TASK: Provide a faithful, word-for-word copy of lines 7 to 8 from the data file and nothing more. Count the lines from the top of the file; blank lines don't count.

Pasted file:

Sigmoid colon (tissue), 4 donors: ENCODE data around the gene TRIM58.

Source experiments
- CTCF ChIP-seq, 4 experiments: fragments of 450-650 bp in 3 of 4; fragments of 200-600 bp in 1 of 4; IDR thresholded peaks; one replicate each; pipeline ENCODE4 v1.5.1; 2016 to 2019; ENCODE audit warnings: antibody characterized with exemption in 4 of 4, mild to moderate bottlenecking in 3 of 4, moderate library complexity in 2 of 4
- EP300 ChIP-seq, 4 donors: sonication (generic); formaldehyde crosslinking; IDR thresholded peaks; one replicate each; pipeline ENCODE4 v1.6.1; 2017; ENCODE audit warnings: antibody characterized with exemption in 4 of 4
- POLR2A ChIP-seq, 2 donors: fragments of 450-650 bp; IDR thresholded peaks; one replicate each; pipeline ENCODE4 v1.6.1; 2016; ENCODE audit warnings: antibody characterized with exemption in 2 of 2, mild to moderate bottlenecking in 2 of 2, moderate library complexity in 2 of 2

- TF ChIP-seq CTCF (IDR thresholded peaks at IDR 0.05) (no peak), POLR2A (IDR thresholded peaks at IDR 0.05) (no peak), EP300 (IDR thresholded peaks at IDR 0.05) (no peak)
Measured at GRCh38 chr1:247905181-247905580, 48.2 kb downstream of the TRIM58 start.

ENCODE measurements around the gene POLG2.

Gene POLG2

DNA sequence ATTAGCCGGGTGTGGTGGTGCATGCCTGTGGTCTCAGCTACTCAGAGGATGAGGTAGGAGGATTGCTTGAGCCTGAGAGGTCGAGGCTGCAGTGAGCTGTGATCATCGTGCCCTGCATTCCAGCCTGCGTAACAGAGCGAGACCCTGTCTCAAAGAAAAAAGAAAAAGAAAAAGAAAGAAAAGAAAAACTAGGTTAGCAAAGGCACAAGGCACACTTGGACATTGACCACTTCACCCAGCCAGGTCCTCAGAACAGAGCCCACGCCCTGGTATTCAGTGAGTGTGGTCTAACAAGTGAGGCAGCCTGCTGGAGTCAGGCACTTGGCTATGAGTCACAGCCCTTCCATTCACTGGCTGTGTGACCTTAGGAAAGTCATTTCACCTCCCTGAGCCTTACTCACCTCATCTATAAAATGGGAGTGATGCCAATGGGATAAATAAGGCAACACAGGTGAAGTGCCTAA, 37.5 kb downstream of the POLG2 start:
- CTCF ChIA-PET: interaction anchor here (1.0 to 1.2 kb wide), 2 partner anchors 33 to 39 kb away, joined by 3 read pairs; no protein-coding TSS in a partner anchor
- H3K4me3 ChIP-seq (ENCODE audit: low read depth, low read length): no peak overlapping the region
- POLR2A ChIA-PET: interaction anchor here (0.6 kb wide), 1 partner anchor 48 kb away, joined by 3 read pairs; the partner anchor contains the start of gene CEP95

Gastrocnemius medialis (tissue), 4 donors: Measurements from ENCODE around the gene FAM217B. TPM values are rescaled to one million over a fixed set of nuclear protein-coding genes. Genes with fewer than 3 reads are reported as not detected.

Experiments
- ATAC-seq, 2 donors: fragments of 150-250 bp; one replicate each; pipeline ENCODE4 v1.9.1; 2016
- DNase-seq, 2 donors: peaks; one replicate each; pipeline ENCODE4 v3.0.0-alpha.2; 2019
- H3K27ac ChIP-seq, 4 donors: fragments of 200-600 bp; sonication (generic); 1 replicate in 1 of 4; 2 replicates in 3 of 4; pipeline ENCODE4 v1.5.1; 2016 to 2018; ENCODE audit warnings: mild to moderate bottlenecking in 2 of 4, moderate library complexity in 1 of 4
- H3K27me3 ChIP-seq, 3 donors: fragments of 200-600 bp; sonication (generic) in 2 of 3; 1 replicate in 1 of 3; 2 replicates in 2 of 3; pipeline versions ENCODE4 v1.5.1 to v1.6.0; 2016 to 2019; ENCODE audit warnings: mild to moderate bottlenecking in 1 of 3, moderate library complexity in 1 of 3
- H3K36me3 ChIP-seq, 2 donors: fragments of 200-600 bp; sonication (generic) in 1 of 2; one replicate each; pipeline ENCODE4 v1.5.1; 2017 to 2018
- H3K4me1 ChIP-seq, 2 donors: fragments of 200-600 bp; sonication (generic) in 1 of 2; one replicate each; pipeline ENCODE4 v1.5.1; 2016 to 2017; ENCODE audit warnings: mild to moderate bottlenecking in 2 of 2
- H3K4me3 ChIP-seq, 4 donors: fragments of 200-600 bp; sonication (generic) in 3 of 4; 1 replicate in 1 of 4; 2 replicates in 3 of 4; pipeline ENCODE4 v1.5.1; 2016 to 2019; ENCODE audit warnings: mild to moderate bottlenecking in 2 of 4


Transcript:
Measured at GRCh38 chr1:247905181-247905580, 48.2 kb downstream of the TRIM58 start.

ENCODE measurements around the gene POLG2.